flaps up there under the toes. That's skin bunched up.
Awesome.

46 comments:

Rafael said...

Hey, congratulations man! You deserve it! Gotta ask, sorry...what now? you still have half an year in the army, don't you?

Tim Curtiss said...

Now you can volunteer for "Golani Patrol."

Danny Brothers said...

I actually have just under a year left. We'll see what they do with us.

Lauren said...

Congratulations to you and the others!

Rach said...

Ouuuuuuuuuuch. those blisters look DAMN painful - but well deserved.

Mazal tov!

Brian said...

Cheers From Argentina!

it`s really a pleasure that you have made it.

i`m 16 and i hope that one day i will be in that masa.

Shalom!

Atniel said...

kol hakavod from America.

Ditto, Mr. Brian.

Anonymous said...

the tsanchanim told me golani's beret march was, in actuality, sitting in the back of truck the entire 10km w/ a spritzer and potato chips. congrats in any event.

Danny Brothers said...

at least we don't wear dresses.

Rafael said...

hahahhahaha, nice reply.

Shalom, Cherry Hill, NJ said...

Way to go. I was in Nachal, and thought the best comment I heard from a Golanchik was about the brown kumta: 'lo maspeek she'anachnu ochlim charah--gam chirbenu lanu al ha'rosh'.

Mrs. Belogski said...

Only in Israel would they feed soldiers on chocolate milk, bamba and bisli after an all-night hike!

Anonymous said...

Mazal tov Dani! Mamash kol hakavod! Tehene hachofesh she yesh lecha karega.

Kirara said...

agreed, so how long of a break do you get? You do get a break... right?

Anonymous said...

#1. Are you literally running the whole time? Crazy...

#2. What happened to the kid who quit? Did he have to drop out of Golani?

Amiel said...

Wow Kol Hakavod man! What an admirable feat to have accomplished. I bet it feels great. That one part with the שפשפת got me cringing though. A few of my friends got it on a nature hike last summer and their remedy was spraying a bottle of axe or other spray deodorant onto it, and they swear by it so that might help!

שיהיה לך כח להמשיך
עמיאל

Anonymous said...

So to that kid who didn't finish, does he get kicked out of the unit?

Danny Brothers said...

#1 - no, you aren't running the whole time by any means. The masaot up until 10k or so are half running, which KILLS. We run only to catch up with the groups in front of us at this point, and since we are machlaka 3 out of 3... we ran more than everyone else. Sucks!

#2 - masaot aren't necessary parts of the training. You've just gotta do what you can do, with the 100% expectation that you do it all. So, you do it all, but if you cant...
There are a few things you absolutely have to do, but if you come you'll find that out for yourself.

Anonymous said...

We all love you and miss you like crazy bro. Be safe!!!!

Jonathan said...

Dude you look skinny as a mug. Eat some bagels with cream cheese and lots of fatty chocolate milk. Going to the lake this weekend really wish you could come. I'll drink a couple for you and possibly crack on Shitnuts once or twice for you as well. Love you and miss you Danny stay safe and keep it BGTYMR.

Jon

Anonymous said...

That is awesome! Congrats! I remember my "masa kumta" in 1992 through the back hills of the Macabim region back to Mitkan Adam.

I was not in Golani.

The שפשפת is the worst thing in the world! Oh fer gershness sakes!

Best of luck with your "Imoon Mitkadem" and on to your "mivtzaim."

I will be following your progress. As an aside, don't be too hard on the French kid. He probably doesn't deserve it.

Flippinsushi said...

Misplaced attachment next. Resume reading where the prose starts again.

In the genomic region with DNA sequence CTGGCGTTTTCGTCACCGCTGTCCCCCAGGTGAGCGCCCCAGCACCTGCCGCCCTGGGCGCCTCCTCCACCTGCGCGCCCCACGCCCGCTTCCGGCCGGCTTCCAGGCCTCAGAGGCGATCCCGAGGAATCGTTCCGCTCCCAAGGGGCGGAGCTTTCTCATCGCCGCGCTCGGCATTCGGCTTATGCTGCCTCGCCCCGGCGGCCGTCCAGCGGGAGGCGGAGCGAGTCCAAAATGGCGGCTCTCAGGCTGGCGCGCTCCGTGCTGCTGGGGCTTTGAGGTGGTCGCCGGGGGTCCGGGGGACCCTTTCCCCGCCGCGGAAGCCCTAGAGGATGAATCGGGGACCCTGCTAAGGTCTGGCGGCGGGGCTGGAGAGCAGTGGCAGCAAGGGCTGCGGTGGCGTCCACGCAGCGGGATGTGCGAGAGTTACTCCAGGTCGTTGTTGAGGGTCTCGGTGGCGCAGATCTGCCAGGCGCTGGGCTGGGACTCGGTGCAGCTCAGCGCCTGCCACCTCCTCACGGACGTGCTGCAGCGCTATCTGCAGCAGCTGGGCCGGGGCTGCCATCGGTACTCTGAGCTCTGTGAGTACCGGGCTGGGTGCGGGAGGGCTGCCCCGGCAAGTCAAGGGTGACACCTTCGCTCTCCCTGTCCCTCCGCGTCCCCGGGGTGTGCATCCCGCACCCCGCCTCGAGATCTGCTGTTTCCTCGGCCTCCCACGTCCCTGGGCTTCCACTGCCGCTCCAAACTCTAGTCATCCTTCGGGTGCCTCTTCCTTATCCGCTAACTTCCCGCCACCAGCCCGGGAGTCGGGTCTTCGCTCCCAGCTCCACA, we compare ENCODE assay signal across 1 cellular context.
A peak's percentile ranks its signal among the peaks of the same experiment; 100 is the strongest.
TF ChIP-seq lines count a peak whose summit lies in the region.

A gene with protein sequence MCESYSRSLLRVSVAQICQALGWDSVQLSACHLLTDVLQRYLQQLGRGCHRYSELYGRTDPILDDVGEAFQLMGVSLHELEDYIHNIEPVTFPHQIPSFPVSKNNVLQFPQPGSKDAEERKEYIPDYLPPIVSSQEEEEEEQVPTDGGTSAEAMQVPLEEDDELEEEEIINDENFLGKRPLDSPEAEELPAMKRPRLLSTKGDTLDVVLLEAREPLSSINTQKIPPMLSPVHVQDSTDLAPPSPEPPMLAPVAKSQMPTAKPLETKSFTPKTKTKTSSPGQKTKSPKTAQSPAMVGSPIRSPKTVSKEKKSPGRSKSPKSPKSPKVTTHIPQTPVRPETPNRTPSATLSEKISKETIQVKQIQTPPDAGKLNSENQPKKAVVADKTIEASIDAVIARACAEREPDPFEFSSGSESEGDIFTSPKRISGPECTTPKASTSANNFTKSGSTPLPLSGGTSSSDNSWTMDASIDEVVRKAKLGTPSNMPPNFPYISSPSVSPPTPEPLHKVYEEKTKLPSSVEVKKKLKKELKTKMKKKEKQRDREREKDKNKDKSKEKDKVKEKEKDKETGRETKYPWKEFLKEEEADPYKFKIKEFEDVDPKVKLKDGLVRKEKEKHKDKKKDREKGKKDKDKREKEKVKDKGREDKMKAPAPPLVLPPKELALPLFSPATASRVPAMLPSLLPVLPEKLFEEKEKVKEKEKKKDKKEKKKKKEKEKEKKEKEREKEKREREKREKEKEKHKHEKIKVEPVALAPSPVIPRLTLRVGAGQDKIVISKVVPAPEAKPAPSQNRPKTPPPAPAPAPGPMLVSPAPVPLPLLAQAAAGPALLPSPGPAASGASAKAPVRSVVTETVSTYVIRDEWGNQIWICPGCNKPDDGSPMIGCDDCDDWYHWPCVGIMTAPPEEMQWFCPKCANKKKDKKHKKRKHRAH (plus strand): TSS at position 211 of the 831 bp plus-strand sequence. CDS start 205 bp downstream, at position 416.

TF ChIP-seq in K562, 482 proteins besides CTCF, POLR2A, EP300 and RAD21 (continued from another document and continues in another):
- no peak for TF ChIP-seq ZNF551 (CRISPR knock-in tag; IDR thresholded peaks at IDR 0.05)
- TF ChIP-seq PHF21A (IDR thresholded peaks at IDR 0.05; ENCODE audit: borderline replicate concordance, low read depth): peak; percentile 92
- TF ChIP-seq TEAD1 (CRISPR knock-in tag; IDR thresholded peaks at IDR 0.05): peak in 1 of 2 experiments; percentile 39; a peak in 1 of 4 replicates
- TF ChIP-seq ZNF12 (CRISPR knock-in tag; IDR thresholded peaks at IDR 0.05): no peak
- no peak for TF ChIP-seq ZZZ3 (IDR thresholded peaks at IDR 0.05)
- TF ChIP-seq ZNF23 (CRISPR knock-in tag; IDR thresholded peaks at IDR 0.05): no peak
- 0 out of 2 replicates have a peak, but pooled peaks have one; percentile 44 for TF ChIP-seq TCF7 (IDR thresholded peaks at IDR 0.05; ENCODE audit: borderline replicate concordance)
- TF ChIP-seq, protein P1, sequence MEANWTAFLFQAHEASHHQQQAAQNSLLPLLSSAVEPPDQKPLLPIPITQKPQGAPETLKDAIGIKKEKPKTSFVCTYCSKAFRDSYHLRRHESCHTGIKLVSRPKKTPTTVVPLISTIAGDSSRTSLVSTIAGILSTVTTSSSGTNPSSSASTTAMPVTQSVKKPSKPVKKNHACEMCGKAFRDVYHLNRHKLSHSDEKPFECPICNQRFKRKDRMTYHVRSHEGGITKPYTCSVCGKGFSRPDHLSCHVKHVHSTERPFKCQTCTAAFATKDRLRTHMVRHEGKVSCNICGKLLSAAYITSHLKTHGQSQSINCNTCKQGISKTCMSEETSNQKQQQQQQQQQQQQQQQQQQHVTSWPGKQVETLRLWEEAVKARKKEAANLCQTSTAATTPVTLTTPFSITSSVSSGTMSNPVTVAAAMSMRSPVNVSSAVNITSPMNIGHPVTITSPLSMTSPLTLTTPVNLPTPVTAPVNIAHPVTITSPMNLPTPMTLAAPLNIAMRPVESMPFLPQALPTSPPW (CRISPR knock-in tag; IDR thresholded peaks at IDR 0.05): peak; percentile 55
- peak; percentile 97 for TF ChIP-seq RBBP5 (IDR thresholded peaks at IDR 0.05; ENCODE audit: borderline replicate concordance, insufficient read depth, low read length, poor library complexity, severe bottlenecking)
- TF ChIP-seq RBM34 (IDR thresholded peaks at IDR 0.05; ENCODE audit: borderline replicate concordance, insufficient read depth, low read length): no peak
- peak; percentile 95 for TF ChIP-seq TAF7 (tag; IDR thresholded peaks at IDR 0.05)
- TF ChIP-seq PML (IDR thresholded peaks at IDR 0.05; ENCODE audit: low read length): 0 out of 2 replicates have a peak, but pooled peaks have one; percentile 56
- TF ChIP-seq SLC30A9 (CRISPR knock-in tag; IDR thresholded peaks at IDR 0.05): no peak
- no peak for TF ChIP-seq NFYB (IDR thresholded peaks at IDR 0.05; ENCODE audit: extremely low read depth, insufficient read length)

Hey, I'm so glad i stumbled across your blog! Did you do Garin Ztabar? I'm Nov 5, I started off working in Kishre Chutz and I was lucky enough to get a job working in the Simulator in Nachal, it was wicked fun! Anyway, you've brought back a ton of wonderful memories, and I'm going to follow your blog now! Also, congrats on the masa, it sounds like you'll blow through mitkadem, keep up the great spirit!

Kirara said...

you might try some body glide for that shafshefet...

Danny Brothers said...

thanks everyone.

As I wrote in the post, we do the final masa at the end of advanced training, so I'm done with all that!

Kirara said...

Well yeah I've been a longtime follower but in case there are others reading this blog about to start, or should you find yourself doing a march of some sort someone might find it useful. (Didn't know about it till recently, otherwise I'da said something sooner, sorry)

Anonymous said...

I just here on your blog to read how Tzair you are.
Have fun in the imuun. If you thought masa kuumta is bad, you'll enjoy the tar'gad.

Danny Brothers said...

anonymous - my kipa during the tarpal of shavua milchama plugati was about a 40 minute walk from the starting point. we set that kipa on fire too with the macklach, so it was disgusting to do dilugim on. It was a massive hill. Massive. And, get this: everyone got to run on the scorched section, except for me. I'm kala chod, so I'm far left, and it just happened to be major thornland, which wasnt burned away at all. on top of all that, I had the pekal mayim. The mamach had to grab me at one point and pull me forward I was dying so bad. The mamach literally grabbed me by the sleeze and we sprinted to the ishur kav. I got my revenge though by shooting the heller out of my tavor on automatic, with the mm, mp, mamach, and magad standing all within 30 meters of me...
I survived.
In short, nothing is as bad as people want you to think! .

Anonymous said...

Danny, I love reading your posts!!! Whens the next one coming?

Kirara said...

Hey happy Fourth of July. (though... drat I think I missed it for your local time now that I think of it.)

Oh well, hope it was fun!

...
Also, why do you keep getting the water pack? They're going to start calling you the water guy or something if you're not careful.

True American said...
This comment has been removed by the author.
True American said...

Hey Danny, I really like your blog, it's a big inspiration to me. Congratulations on completing the masa kumpta, much respect.

I'm a born-and-raised American who's about to to make Aliyah in the next month or so and join the IDF. I have immense respect for your bravery and selflessness in going to Israel by yourself to fight for the Jewish people. I can't even speak for myself in that regard, most of my family is in Israel.

Anyway, I was wondering if you could answer a quick question. Is there anywhere I can look at all the units and jobs available for me to request during my interview, in detail? Is such information available, in English?

Thanks so much and the absolute best of luck to you.